Dallisgrass (Paspalum dilatatum Poir.) is a problematic rhizomatous perennial grass weed of managed turfgrass stands throughout the southern United States. Dallisgrass is often considered a desirable grass species in pastures and roadsides; however, its wide adaptability to different environmental conditions has likely contributed to it becoming a weed in turfgrass settings. The presence of dallisgrass reduces turfgrass aesthetics and functionality of recreational, commercial, and residential turfgrass stands (Elmore et al., 2013; Henry et al., 2007a). Tolerance of dallisgrass to low mowing heights (1.3 cm) has been reported, suggesting that it can be problematic in both golf course fairways and roughs (Henry et al., 2007a). Furthermore, dallisgrass growth is often encouraged in areas with high volumetric water content and its survival has been observed in regions prone to flooding (Henry et al., 2009; Loreti and Oesterheld, 1996; Rubio et al., 1995; Rubio and Lavado, 1999).
Chemical control options are currently limited for dallisgrass. One of the most common control programs is the use of sequential monosodium methanearsonate (MSMA) applications; however, this may present phytotoxicity concerns to warm-season turfgrasses (Henry et al., 2007b; Henry et al., 2008). Summer applications of MSMA have been reported to cause reductions in turf quality in both ‘Tifway’ hybrid bermudagrass (Cynodon dactylon × Cynodon transvaalensis Burtt-Davy) and common bermudagrass [C. dactylon (L.) Pers.] (McCarty et al., 1991). Additionally, commercial availability and continued use of MSMA has been uncertain following the 2009 decision by the Environmental Protection Agency, which eliminated the use of MSMA on home lawns and athletic fields, while restricting use on sod farms, golf courses, and highway rights of way and prohibiting use in all turfgrass environments after 31 Dec. 2013 (United States Environmental Protection Agency (EPA), 2009). The 2009 EPA decision on MSMA prohibition was recently delayed, pending a registration review that began in 2013 and is scheduled for completion in 2019 (United States Environmental Protection Agency, 2015).
Limitations on the efficacy of other herbicides for dallisgrass control have also been reported. Henry et al. (2007b) observed <60% dallisgrass control 1 month after initial treatment (MAIT) in response to sequential foramsulfuron applications made in summer; control was <5% 1 year after initial treatment. Bingham et al. (1993) also reported insufficient control of dallisgrass in tall fescue (Festuca arundinacea Schreb.) roadsides with fenoxaprop and imazethapyr. Herbicide application timing has also been determined to be a limiting factor for effective dallisgrass control, and previous research has illustrated the ineffectiveness of certain herbicides when applied after early spring. Brosnan et al. (2010) reported that single fluazifop applications made after the accumulation of 500 growing degree days provided 46% and 0% dallisgrass control 28 and 76 d after treatment, respectively, and sequential applications resulted in similar trends. The same research indicated that tank mixtures of fluazifop with mesotrione provided no better control than single or sequential fluazifop applications alone. In addition to a lack of efficacy for dallisgrass control when applied after early spring, it has also been well documented that fluazifop may cause phytotoxicity to bermudagrass turf (Bryson and Wills, 1985; Johnson, 1992; McElroy and Breeden, 2006;). Nonselectivity of glyphosate limits its use to spot spray applications that may cause nontarget damage to hybrid bermudagrass (Henry et al., 2008). The lack of noninjurious and effective herbicides for dallisgrass control warrants further investigation into chemical control options for use in warm-season turfgrasses.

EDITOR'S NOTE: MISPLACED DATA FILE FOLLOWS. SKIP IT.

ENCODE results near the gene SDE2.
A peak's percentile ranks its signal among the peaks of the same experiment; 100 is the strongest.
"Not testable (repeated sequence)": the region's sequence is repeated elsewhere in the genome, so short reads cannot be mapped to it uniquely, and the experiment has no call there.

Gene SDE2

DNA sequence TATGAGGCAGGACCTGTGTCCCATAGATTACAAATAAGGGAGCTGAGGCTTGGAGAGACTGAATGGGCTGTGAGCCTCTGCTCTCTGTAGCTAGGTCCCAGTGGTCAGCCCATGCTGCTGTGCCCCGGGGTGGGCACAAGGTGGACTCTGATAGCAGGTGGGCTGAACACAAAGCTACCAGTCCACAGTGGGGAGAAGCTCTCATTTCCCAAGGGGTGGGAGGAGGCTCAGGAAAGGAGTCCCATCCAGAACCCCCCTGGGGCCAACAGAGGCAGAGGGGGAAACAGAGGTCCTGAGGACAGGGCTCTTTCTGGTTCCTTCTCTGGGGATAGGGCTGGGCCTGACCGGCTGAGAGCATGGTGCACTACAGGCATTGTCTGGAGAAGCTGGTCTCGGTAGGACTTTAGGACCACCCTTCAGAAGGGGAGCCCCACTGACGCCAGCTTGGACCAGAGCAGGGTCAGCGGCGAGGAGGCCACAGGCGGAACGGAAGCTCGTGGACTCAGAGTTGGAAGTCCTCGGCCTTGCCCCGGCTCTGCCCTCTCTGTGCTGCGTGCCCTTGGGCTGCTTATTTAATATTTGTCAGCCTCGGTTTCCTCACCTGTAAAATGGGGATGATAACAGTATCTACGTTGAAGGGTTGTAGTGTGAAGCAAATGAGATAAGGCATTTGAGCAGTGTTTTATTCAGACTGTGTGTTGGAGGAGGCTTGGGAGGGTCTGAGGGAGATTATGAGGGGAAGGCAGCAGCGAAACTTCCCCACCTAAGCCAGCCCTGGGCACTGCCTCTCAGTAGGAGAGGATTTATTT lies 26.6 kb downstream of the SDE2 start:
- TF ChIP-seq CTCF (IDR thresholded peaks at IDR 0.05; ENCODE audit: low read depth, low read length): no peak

A combination product containing the acetolactate synthase inhibitors TFH became commercially available in 2012 for the control of annual and perennial grass weeds, sedges, and broadleaf weeds in bermudagrass and zoysiagrass (Zoysia spp.) turf (Anonymous, 2016). Previous research examined the efficacy of this combination chemistry for the control of nutsedge (Cyperus sp.) in bermudagrass (Henry et al., 2013). May and June applications of TFH resulted in 89% to 93% yellow nutsedge (Cyperus esculentus L.) control 12 WAIT (Henry et al., 2013). Yellow nutsedge, like dallisgrass, is a difficult-to-control perennial weed with abundant vegetative tissue for carbohydrate storage (Wills, 1987). Perennial grass rhizomes act as sink tissue for carbohydrate reserves before the onset of dormancy; therefore, coinciding herbicide treatments with basipetal carbohydrate movement may maximize long-term perennial weed control (Davis et al., 1978; Smith et al., 1993). Research investigating this approach to dallisgrass control is lacking and highly warranted. Thus, the objectives of this research were to evaluate the efficacy of fall applications of TFH compared with other herbicides on dallisgrass control in bermudagrass turf, and to determine the effect of rate, application timing, and number of applications on efficacy of these herbicide treatments.
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